Q: As we move closer to the March 1, 2022 primary election and the May 7, 2022 Uniform Election Date, we have received several questions from teachers and other staff members who want to be politically active, but need clarification of the rules. Are there restrictions specific to school district employees when it comes to political advertising and participation in other election activities?
A: Yes, there are constraints that apply to employees of all political subdivisions, which includes public school districts. Generally speaking, school employees may not participate in political activity (1) using district resources, or (2) during business hours/work time.
In sum, Texas law prohibits the use of government resources to advocate for or against political causes, such as legislative measures, candidates running for elective office or passage of bond measures. The Texas Ethics Commission, which oversees the application of various ethics-related laws throughout the state, has taken an expansive view on what constitutes “government” or “public resources” for purposes of this prohibition. For example, the use of a school district’s Wi-Fi, a school computer, a copy machine, or mail system have been construed as violations of the Texas Election Code when used by employees to advocate for or against a candidate. Importantly, these violations can lead to criminal charges, so caution is recommended.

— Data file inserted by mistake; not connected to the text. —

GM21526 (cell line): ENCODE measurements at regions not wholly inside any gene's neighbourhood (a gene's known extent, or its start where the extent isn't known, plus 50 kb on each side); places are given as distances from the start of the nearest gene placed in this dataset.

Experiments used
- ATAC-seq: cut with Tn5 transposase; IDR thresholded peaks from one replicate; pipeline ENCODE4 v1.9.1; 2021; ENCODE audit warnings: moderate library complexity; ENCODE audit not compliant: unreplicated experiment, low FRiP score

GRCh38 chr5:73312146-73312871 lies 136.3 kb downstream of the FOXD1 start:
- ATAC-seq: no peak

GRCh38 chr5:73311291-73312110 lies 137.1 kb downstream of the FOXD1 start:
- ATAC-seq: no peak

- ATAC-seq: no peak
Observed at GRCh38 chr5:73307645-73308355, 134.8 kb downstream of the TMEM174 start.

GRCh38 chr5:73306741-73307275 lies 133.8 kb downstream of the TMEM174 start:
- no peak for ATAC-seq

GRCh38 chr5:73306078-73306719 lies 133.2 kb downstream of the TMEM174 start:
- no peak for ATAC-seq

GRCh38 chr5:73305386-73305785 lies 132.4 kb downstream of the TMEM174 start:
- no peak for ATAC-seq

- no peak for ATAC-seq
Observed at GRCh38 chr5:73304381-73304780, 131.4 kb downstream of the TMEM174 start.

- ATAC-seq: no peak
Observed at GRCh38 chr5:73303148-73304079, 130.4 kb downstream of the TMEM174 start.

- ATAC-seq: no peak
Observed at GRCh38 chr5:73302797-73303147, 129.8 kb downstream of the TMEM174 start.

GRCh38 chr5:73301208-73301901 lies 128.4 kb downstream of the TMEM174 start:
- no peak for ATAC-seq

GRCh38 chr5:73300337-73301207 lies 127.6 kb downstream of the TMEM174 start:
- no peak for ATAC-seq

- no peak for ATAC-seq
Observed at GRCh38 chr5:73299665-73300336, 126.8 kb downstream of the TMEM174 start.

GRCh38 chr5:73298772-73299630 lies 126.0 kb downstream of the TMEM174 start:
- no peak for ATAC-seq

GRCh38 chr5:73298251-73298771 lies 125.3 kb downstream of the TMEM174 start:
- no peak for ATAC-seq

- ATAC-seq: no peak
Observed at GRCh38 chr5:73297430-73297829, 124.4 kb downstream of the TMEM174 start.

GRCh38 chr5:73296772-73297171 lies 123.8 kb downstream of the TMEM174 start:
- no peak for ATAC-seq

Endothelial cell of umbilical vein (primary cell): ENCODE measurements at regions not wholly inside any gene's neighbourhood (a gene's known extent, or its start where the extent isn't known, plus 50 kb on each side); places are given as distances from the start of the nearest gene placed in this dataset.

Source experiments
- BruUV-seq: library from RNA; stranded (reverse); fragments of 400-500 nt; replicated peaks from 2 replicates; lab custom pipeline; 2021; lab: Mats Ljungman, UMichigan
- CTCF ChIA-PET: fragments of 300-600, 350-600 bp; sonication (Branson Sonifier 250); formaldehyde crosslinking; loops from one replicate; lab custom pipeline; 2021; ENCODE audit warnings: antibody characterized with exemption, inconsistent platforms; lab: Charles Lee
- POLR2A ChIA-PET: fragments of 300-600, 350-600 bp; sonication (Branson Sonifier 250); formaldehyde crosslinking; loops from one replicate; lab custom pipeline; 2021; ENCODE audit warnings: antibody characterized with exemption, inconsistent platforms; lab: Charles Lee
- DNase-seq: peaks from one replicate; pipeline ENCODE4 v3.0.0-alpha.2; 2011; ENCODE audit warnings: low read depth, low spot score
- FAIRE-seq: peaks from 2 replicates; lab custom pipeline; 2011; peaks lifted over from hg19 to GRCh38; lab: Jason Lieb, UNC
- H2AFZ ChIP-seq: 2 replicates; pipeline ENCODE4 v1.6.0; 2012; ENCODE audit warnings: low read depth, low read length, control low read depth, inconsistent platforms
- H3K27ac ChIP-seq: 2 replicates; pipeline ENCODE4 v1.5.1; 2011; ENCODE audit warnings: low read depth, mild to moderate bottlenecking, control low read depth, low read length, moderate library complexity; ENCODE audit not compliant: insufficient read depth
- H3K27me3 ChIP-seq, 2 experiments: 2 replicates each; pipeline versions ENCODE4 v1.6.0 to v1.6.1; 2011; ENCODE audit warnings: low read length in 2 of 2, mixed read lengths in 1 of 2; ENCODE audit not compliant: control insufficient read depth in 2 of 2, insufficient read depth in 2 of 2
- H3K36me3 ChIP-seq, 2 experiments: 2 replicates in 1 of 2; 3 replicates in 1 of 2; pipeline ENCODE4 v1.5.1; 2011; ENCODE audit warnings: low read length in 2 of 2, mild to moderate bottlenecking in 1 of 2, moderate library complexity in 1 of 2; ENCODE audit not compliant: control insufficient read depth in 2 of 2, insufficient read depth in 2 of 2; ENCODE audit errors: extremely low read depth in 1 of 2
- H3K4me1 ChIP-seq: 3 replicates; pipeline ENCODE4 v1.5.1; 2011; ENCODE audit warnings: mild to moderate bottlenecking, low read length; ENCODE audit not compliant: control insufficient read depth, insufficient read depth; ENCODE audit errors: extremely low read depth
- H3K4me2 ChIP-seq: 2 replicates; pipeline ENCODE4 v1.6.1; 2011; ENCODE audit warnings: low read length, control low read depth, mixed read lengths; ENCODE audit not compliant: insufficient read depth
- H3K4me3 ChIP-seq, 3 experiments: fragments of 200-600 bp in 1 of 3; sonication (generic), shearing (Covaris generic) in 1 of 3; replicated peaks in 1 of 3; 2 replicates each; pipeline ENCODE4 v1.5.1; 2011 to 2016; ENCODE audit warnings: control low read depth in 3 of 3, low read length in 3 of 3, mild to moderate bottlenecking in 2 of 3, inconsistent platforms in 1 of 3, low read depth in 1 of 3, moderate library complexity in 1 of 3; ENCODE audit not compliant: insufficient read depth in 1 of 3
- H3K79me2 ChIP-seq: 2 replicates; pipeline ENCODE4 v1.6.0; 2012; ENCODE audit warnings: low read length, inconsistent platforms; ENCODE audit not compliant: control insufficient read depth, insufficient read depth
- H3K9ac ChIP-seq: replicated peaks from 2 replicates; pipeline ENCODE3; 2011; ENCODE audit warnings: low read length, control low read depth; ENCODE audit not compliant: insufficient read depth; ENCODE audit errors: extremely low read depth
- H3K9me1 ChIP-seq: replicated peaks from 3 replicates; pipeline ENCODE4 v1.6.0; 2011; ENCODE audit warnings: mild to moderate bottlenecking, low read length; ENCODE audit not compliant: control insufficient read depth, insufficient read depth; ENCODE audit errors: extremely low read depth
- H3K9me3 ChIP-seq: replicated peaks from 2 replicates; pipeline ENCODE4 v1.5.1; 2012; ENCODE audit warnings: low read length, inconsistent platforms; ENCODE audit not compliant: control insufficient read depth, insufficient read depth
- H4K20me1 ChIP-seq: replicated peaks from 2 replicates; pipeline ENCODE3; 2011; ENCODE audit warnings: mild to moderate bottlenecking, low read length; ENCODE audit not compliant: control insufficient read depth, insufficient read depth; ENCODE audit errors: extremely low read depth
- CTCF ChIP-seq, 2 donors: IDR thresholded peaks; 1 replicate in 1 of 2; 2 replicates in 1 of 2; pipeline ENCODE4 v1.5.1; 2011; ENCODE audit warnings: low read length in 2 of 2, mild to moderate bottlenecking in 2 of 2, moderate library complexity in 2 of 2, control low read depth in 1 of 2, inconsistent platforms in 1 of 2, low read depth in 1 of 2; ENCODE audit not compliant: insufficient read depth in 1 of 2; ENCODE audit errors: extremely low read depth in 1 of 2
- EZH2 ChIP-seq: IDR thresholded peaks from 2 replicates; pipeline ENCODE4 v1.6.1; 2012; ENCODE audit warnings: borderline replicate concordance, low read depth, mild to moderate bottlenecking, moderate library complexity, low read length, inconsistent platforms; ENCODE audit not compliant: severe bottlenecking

As a rule, if a teacher or staff member is “on the clock,” the individual should not engage in political activity. This is true whether the advocacy occurs during the employee’s conference period or when the employee is on a break, as both are considered part of the individual’s workday. Advocacy is also prohibited when an employee is off duty, but nonetheless using district resources, such as a district-issued email account. District employees are free to advocate at home, on weekends, holidays, and at school events (if they are present as a parent or spectator). Employees simply cannot use district time or assets to pursue political interests.
Navigating permissible political advocacy and the use of public funds can be a tricky issue. Should you have any questions, please contact your local school law attorney.